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Riven Ma: Being teammates with Kai Sotto and taking inspiration from KD, Lin Chih-Chieh
TAPEI (Chinese Taipei) - Over the past year, there was an Asian prospect playing at The Skill Factory (TSF) Prep School in Atlanta, Georgia. While most will be quick to name Filipino prodigy Kai Sotto as that player, he wasn't the only up-and-coming Asian player there.
Playing side by side, Sotto at TSF was Ma Chien-Hao or Riven Ma, a forward from Chinese Taipei.
Ma Chien-Hao, FIBA U18 Asian Championship 2018
Ma joined the Atlanta-based prep school in 2019, following a busy 2018 calendar year. He was a key scoring option for the youth teams in both the U16 and U18 Asian Championships squads, highlighted by a 25-point outing against Korea in the U18 competition. Though they never got the chance to play against each other in those tournaments, Ma and Sotto got to get glimpses of each other before they became teammates at TSF.
"In the beginning, I just chatted with him. He told me that we could finally become teammates," said Ma of their relationship in an exclusive interview with DongTW. "We have been in different positions, but now he was looking forward to being my teammate. We became good friends."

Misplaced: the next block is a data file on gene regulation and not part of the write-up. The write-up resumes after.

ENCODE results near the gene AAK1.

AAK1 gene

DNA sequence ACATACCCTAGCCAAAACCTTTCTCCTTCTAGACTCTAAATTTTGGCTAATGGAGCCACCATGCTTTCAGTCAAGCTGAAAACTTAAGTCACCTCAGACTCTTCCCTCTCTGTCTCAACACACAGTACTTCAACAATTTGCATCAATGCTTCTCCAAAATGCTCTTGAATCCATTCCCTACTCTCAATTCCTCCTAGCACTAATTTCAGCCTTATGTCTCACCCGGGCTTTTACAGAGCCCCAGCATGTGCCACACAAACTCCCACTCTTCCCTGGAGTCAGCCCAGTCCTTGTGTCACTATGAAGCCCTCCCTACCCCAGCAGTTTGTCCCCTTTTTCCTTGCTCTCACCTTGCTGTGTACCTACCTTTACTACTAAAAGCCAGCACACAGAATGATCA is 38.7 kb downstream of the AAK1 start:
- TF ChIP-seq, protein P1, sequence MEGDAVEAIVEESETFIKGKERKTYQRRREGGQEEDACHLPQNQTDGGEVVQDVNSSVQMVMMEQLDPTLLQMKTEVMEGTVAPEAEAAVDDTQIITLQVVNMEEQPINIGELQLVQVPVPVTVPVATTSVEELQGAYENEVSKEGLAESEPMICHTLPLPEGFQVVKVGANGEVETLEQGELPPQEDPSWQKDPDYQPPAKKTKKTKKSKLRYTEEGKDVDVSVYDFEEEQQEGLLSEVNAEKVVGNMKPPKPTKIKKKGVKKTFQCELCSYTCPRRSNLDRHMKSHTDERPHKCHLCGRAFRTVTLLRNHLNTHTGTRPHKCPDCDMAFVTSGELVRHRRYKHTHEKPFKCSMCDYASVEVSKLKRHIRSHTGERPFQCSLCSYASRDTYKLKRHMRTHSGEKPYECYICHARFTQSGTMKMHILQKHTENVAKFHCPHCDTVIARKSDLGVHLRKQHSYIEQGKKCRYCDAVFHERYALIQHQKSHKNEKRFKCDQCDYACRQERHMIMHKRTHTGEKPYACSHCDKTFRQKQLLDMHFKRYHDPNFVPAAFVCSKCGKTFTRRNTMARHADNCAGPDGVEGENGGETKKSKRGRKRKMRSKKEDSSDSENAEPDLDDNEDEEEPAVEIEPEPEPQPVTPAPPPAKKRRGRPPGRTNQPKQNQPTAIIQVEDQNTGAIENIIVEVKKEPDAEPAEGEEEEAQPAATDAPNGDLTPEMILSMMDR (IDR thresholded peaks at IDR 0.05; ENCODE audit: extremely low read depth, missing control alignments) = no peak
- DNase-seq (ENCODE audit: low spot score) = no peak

Before Ma returned to Taipei, he recalls that Sotto expressed some slight disappointment that they had to become opponents once again.
"Right," Ma replied in friendly banter. "And I will definitely find a way to defeat you and the Philippines!"
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Ma's decision to go for a year at prep school in the US after his youth national team duties were to improve himself further and prepare for a bright future ahead. Not only did he get to improve skills, but he was also groomed to develop a psychological edge on the court.
"The most important thing [I learned] in the US is the competitive mentality," said Ma. "Our coach said that when the ball is loose, we must pounce before the opposition to grab it. I didn't know that at first, and he would scold me."
Ma recalls being inspired, leading him to start diving for loose balls that were only centimeters from going out of bounds.